Save the Date For Our Annual Meeting: March 8, 2019

The NCBA Health Law Section’s Annual Meeting and CLE Program has a new date and time for 2019. Please plan to join us at the Bar Center in Cary on March 8, 2019.  We received great feedback about the extra networking opportunities at our 2018 program, so we are adding a networking breakfast to the 2019 program to give us all more time to catch up with our colleagues from across the state. If you have suggestions for program topics or speakers (or want to volunteer as a speaker), please contact Sarah Crotts at scrotts@wallbabcock.com.

White House ‘Blueprint to Lower Drug Prices’: Large Aspirations, Little Detail

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By Stephanie Trunk and Erin Atkins

This article first appeared on the Arent Fox LLP Health Care Counsel blog. 

Following delays and much build up, the White House and the Department of Health and Human Services (HHS) have released their plan to address rising pharmaceutical prices and out-of-pocket costs directly impacting patients.  The plan is known as the “American Patients First” program, as outlined in “The Trump Administration Blueprint to Lower Drug Prices and Reduce Out-of-Pocket Costs” (the Blueprint).   As part of this, HHS has published a formal request for information (RFI) seeking public comment on the questions and issues raised in Section V of the Blueprint (summarized below).  Comments are due to HHS on or before July 16, 2018.  We encourage all interested stakeholders to utilize this opportunity to submit feedback to the agency.

One initial impression of the Blueprint is that many of the proposed solutions are not defined in great detail and will take time and agency (and in some cases Congressional) action in order to implement.  In addition, many of the solutions were previously articulated in President Trump’s 2019 budget, and do not reflect novel policy.  Additionally, many of the issues raised in the Blueprint are familiar to those actively engaged in or following the drug industry, but will require active engagement between HHS and the industry to refine and address.

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Overtime, Non-Competes & Employee Medical Records: Three Topics for Employers in the Healthcare Field

By  L. Diane Tindall, Daniel Palmieri and Jenna Borders

PAY AND OVERTIME ISSUES FOR HEALTHCARE WORKERS

The Fair Labor Standards Act (FLSA) is the federal law that mandates the payment of a federal minimum wage and overtime pay to workers who do not fall within a specific FLSA exemption.  The most common of these exemptions under the FLSA are the so-called “white collar” exemptions for employees whose pay and duties reflect their exercise of real managerial or executive authority in the workplace and their ability to better influence their compensation.  In general, in order to be exempt from the minimum wage and overtime provisions under the white collar exemptions of the FLSA, an employee: (1) must be paid at least $455 per week (or $24,300 per year); must be paid on a “salary basis” (with some exceptions); and (3) must perform duties that are consistent with an executive, administrative or professional position (the “duties test”).  To be paid on a salary basis, an employee must receive the same pay each work week in which he or she performs any work (with a very few limited exceptions) without any deduction for the quantity or quality of work performed.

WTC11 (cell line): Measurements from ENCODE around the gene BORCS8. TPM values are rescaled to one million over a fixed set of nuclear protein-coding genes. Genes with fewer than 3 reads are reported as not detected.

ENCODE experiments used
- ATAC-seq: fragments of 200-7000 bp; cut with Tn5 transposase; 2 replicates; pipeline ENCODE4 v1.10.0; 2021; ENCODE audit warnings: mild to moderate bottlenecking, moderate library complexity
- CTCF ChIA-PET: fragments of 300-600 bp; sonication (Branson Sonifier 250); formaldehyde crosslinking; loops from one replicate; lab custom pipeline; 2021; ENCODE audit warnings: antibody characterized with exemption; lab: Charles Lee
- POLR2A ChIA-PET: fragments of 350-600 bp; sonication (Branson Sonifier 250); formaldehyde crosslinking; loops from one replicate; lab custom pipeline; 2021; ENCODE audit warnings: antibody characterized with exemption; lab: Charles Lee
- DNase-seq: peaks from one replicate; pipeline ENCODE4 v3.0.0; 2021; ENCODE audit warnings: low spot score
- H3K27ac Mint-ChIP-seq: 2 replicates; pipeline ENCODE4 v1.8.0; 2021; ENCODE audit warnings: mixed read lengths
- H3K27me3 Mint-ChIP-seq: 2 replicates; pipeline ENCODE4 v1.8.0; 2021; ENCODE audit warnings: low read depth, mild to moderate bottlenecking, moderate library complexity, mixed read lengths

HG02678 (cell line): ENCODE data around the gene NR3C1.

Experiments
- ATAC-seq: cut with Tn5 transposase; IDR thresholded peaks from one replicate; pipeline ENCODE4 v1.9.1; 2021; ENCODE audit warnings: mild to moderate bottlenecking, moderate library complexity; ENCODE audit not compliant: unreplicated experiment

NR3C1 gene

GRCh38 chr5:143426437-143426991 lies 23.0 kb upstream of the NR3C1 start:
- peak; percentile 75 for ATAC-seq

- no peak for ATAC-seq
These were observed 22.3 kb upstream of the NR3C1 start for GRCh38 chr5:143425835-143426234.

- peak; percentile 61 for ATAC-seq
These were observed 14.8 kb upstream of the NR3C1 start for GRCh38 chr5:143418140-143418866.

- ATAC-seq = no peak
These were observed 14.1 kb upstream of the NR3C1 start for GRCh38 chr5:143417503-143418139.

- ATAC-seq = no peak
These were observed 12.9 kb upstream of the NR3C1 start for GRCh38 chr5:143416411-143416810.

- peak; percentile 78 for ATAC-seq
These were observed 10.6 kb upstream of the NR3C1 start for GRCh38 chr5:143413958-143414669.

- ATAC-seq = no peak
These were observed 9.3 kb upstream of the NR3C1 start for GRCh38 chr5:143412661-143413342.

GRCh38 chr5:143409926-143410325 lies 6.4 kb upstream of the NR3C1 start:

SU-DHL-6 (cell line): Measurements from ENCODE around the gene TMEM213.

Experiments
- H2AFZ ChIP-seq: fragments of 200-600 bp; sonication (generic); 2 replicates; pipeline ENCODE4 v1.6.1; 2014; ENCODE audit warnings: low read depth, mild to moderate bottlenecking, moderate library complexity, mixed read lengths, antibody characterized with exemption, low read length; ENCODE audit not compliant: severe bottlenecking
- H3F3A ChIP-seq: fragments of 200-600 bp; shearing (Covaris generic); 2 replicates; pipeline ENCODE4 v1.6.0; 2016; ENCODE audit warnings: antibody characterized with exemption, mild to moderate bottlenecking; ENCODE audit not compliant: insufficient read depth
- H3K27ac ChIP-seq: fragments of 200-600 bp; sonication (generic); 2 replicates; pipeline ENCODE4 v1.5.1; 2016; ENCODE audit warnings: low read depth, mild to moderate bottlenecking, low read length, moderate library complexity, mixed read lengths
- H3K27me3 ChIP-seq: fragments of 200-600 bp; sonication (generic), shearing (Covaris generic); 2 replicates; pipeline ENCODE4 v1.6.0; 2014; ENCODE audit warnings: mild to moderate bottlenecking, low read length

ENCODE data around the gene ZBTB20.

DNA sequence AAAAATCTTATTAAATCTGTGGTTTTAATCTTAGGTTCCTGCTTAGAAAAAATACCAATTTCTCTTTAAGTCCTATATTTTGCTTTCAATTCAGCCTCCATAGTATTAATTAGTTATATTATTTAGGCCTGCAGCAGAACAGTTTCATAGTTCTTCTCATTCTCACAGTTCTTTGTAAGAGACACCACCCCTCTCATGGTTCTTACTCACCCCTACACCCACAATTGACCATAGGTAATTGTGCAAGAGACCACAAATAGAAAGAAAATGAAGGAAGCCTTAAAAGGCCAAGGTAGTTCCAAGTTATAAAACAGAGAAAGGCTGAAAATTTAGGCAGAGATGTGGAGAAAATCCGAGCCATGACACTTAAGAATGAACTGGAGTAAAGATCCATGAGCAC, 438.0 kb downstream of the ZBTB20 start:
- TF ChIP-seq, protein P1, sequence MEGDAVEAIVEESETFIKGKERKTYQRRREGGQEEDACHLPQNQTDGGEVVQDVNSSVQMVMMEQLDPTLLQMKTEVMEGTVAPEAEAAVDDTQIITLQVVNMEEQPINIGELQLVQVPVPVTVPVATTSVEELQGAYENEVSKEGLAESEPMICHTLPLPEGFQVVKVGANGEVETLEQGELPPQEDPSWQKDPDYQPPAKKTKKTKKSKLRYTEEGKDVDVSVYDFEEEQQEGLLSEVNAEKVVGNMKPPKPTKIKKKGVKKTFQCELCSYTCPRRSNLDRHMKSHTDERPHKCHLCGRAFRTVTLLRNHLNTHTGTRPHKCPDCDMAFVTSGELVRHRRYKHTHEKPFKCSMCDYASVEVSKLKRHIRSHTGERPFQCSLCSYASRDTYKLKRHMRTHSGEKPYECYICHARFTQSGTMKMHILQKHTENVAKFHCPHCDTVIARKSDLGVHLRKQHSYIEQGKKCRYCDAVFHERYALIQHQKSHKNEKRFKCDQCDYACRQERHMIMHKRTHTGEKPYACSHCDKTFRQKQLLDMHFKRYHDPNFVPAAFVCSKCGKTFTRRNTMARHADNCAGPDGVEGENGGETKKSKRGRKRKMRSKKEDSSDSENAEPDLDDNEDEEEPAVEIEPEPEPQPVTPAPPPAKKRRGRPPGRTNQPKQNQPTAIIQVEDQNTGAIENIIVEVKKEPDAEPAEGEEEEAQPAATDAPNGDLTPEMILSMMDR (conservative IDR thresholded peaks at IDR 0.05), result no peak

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2018 Health Law Section Annual Meeting and Joint CLE with the Litigation Section

Have you kept up with the General Assembly and proposed legislation that affects the health care industry? If not, no need to worry, we’ve done it for you!

Please join us this Friday, April 27, 2018, to hear Cody Hand provide his annual legislative update at the Health Law and Litigation Sections’ joint CLE program at the Greensboro Marriott Downtown, with presentations by N.C. Department of Health and Human Services Secretary Mandy Cohen, Attorney General Josh Stein and many other great speakers!

You’ll receive 6 total CLE credits, including 1.0 hour ethics/professional responsibility, and 1.0 hour substance abuse/mental health.  Click here to learn more and to register.

2018 Health Law Section Annual Meeting and Joint CLE With the Litigation Section

Have you heard of the opioid epidemic, but don’t know much about it? Or, perhaps you’ve heard of it and have been wondering what North Carolina is doing to address it – either way, we’ve got you covered at the Health Law Section Annual Meeting & Joint CLE with the Litigation Section! Come hear N.C. Attorney General Josh Stein speak about the opioid epidemic in North Carolina and beyond, including the scope of the problem, prevention strategies for physicians and other health care providers, the STOP Act and the Synthetic Opioid Control Act, supporting treatment and recovery services, and support for law enforcement.